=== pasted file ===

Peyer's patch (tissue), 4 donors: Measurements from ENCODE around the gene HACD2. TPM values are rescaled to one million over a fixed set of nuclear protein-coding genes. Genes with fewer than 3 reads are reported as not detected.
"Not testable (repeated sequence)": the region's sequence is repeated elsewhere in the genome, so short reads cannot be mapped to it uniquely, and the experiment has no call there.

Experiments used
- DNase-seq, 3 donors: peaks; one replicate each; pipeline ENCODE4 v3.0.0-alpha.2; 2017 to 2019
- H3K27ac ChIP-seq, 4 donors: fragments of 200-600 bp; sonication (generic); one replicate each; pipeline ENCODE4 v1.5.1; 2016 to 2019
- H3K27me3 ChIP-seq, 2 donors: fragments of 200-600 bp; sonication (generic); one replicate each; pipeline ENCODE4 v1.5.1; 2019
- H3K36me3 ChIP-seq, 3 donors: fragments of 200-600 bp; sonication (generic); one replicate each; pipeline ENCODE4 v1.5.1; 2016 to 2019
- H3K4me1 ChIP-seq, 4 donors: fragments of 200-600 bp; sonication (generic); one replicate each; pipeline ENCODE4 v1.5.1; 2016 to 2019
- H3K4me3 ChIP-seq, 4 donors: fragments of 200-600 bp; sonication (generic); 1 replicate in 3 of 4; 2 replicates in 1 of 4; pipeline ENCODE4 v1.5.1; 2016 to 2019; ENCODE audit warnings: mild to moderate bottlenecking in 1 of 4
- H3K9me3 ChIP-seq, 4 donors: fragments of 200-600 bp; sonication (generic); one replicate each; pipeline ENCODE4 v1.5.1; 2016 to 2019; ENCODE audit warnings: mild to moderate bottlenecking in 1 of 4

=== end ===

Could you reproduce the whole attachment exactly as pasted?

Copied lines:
Peyer's patch (tissue), 4 donors: Measurements from ENCODE around the gene HACD2. TPM values are rescaled to one million over a fixed set of nuclear protein-coding genes. Genes with fewer than 3 reads are reported as not detected.
"Not testable (repeated sequence)": the region's sequence is repeated elsewhere in the genome, so short reads cannot be mapped to it uniquely, and the experiment has no call there.

Experiments used
- DNase-seq, 3 donors: peaks; one replicate each; pipeline ENCODE4 v3.0.0-alpha.2; 2017 to 2019
- H3K27ac ChIP-seq, 4 donors: fragments of 200-600 bp; sonication (generic); one replicate each; pipeline ENCODE4 v1.5.1; 2016 to 2019
- H3K27me3 ChIP-seq, 2 donors: fragments of 200-600 bp; sonication (generic); one replicate each; pipeline ENCODE4 v1.5.1; 2019
- H3K36me3 ChIP-seq, 3 donors: fragments of 200-600 bp; sonication (generic); one replicate each; pipeline ENCODE4 v1.5.1; 2016 to 2019
- H3K4me1 ChIP-seq, 4 donors: fragments of 200-600 bp; sonication (generic); one replicate each; pipeline ENCODE4 v1.5.1; 2016 to 2019
- H3K4me3 ChIP-seq, 4 donors: fragments of 200-600 bp; sonication (generic); 1 replicate in 3 of 4; 2 replicates in 1 of 4; pipeline ENCODE4 v1.5.1; 2016 to 2019; ENCODE audit warnings: mild to moderate bottlenecking in 1 of 4
- H3K9me3 ChIP-seq, 4 donors: fragments of 200-600 bp; sonication (generic); one replicate each; pipeline ENCODE4 v1.5.1; 2016 to 2019; ENCODE audit warnings: mild to moderate bottlenecking in 1 of 4